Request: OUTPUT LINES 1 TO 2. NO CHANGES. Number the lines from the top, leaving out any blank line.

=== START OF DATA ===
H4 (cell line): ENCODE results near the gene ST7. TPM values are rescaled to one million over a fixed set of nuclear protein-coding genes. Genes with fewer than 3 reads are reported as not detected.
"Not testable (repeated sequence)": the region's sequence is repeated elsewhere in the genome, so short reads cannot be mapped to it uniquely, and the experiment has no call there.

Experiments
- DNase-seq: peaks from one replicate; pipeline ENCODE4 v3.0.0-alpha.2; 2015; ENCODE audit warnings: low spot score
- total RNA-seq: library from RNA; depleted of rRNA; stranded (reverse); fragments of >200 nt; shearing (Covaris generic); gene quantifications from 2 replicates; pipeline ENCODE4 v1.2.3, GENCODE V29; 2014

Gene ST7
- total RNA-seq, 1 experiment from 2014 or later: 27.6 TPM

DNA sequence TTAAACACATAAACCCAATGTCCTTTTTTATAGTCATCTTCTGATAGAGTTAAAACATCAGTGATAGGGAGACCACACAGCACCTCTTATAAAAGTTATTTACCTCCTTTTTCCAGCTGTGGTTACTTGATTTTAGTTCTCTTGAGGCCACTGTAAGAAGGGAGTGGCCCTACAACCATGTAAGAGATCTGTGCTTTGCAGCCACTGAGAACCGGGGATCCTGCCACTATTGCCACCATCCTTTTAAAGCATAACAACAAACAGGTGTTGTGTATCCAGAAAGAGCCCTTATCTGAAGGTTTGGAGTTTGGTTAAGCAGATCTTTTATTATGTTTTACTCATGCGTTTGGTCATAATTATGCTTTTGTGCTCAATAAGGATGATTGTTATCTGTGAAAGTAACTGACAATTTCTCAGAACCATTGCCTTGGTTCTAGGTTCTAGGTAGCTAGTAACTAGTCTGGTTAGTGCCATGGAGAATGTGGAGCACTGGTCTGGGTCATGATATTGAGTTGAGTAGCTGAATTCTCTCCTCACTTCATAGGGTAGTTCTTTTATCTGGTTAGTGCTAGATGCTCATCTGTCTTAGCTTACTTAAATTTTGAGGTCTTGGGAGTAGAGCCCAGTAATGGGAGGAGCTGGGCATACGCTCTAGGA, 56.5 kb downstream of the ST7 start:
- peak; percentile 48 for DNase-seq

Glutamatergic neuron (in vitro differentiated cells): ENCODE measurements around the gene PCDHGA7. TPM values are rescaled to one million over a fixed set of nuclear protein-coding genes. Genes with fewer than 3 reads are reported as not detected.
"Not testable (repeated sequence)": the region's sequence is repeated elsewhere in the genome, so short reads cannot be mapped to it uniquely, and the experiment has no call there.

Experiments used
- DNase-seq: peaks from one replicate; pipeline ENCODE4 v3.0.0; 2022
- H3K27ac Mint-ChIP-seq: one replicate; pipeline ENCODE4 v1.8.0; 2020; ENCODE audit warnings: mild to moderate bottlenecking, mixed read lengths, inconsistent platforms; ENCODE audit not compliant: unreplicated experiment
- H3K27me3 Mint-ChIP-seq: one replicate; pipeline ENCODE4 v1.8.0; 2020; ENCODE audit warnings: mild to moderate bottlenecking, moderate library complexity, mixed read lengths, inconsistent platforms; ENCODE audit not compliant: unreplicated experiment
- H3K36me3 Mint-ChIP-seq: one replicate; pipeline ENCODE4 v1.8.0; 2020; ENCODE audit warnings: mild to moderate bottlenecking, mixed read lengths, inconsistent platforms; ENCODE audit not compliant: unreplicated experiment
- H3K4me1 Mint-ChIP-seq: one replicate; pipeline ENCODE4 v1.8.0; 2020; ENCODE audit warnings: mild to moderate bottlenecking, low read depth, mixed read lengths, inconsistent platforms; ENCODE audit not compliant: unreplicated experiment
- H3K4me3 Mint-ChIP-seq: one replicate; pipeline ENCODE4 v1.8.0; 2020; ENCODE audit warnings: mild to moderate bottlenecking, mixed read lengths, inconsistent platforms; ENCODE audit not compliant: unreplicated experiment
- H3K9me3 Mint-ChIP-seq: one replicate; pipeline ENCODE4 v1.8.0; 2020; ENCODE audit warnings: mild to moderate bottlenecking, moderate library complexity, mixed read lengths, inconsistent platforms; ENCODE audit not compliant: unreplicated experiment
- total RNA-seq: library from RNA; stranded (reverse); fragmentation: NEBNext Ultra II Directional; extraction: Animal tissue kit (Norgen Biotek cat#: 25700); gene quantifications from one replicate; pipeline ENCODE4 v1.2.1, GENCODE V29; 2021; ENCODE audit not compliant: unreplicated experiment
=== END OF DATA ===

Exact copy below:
H4 (cell line): ENCODE results near the gene ST7. TPM values are rescaled to one million over a fixed set of nuclear protein-coding genes. Genes with fewer than 3 reads are reported as not detected.
"Not testable (repeated sequence)": the region's sequence is repeated elsewhere in the genome, so short reads cannot be mapped to it uniquely, and the experiment has no call there.